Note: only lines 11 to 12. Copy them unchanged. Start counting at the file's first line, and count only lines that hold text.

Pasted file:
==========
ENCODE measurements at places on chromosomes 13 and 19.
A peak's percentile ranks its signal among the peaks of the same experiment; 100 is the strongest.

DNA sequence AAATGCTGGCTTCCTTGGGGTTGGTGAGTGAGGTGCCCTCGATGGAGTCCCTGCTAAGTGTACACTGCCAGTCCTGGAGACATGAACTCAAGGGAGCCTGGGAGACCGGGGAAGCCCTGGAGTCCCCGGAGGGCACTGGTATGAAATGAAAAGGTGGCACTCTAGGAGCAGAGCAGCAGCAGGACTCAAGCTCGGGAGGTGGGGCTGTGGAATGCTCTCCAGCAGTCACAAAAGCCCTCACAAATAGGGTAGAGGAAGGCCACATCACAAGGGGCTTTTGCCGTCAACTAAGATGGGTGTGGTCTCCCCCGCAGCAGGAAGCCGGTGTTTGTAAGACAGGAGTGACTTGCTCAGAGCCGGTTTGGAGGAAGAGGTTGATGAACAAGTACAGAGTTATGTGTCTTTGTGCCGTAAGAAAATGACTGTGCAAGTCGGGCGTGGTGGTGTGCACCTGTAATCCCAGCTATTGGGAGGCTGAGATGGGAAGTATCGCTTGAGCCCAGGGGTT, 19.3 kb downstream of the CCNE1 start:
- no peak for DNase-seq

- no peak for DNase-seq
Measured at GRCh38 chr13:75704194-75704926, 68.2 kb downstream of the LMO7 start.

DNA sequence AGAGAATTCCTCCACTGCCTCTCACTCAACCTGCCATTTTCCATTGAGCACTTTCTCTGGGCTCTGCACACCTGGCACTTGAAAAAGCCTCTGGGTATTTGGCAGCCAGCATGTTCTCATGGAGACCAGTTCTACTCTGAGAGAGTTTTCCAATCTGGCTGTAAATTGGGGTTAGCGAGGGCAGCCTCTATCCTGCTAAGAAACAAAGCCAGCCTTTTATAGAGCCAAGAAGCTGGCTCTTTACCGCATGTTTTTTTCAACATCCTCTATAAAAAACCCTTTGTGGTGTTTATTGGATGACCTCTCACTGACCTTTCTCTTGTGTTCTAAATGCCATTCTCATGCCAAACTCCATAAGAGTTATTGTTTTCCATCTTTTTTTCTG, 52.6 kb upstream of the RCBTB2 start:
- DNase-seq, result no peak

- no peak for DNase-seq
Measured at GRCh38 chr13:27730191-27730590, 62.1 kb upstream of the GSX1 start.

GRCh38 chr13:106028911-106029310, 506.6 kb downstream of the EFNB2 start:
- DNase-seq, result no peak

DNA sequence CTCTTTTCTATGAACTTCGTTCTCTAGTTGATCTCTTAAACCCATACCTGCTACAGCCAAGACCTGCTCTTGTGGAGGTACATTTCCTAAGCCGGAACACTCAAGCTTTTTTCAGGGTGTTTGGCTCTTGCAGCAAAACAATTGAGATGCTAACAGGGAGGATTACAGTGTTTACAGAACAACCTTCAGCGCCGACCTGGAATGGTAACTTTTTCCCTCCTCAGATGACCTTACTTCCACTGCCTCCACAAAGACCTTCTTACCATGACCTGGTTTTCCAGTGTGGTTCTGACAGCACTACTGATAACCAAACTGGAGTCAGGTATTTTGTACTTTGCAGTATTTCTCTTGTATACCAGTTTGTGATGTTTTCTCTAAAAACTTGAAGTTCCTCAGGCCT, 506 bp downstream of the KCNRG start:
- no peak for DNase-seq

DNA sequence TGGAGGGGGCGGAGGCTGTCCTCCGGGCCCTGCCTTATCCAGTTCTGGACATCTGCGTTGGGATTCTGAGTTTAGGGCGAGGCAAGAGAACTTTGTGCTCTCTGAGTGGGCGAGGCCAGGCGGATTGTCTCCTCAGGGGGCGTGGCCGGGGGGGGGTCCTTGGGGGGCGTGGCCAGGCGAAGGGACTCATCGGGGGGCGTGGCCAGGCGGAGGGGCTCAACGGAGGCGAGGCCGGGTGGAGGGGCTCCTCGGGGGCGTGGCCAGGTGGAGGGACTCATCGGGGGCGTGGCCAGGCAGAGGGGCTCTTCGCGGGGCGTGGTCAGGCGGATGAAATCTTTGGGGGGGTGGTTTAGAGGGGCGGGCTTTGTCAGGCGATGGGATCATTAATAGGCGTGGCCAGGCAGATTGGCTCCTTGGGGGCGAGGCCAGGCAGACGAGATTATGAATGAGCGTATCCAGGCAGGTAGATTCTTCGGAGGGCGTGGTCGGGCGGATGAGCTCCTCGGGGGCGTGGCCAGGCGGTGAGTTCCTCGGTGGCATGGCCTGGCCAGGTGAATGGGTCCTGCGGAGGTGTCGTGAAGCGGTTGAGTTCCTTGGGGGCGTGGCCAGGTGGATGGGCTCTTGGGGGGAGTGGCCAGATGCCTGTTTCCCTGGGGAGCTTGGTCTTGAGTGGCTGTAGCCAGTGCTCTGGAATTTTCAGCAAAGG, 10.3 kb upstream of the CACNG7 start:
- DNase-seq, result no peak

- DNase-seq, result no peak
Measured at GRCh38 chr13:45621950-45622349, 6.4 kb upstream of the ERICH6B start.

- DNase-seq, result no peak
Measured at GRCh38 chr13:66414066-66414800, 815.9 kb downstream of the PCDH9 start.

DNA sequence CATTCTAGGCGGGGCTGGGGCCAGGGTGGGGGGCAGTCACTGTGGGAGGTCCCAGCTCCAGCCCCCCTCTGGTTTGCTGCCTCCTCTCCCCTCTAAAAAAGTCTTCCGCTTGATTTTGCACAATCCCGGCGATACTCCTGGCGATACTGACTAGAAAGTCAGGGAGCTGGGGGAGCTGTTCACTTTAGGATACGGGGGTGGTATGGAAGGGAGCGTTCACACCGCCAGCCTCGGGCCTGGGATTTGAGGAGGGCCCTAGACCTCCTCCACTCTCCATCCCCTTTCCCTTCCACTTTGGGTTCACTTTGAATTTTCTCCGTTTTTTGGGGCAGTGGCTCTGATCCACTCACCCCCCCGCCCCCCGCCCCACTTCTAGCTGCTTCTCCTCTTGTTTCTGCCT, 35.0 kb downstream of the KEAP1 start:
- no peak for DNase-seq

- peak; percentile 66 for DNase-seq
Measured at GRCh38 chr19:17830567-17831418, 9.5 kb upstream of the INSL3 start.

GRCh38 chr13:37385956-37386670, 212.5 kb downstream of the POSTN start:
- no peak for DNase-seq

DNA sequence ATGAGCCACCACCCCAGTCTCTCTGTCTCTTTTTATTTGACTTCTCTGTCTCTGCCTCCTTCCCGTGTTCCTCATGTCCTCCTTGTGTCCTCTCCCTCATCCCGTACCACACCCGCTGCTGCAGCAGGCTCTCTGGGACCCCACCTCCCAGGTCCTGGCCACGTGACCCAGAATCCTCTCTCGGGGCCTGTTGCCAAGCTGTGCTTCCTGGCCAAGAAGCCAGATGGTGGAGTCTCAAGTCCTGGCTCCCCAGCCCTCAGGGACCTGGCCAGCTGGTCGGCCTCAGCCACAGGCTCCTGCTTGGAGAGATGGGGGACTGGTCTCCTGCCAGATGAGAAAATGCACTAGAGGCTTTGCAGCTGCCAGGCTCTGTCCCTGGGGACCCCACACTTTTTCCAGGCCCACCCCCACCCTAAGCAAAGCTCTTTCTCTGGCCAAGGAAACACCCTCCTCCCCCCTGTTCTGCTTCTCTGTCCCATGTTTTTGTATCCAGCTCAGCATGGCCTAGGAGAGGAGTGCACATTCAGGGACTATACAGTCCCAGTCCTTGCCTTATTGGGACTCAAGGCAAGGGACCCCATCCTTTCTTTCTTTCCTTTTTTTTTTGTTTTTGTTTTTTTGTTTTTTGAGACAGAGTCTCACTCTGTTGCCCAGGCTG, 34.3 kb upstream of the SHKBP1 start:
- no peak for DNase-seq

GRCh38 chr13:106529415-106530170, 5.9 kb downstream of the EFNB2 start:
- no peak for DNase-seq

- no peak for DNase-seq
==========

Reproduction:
GRCh38 chr13:106028911-106029310, 506.6 kb downstream of the EFNB2 start:
- DNase-seq, result no peak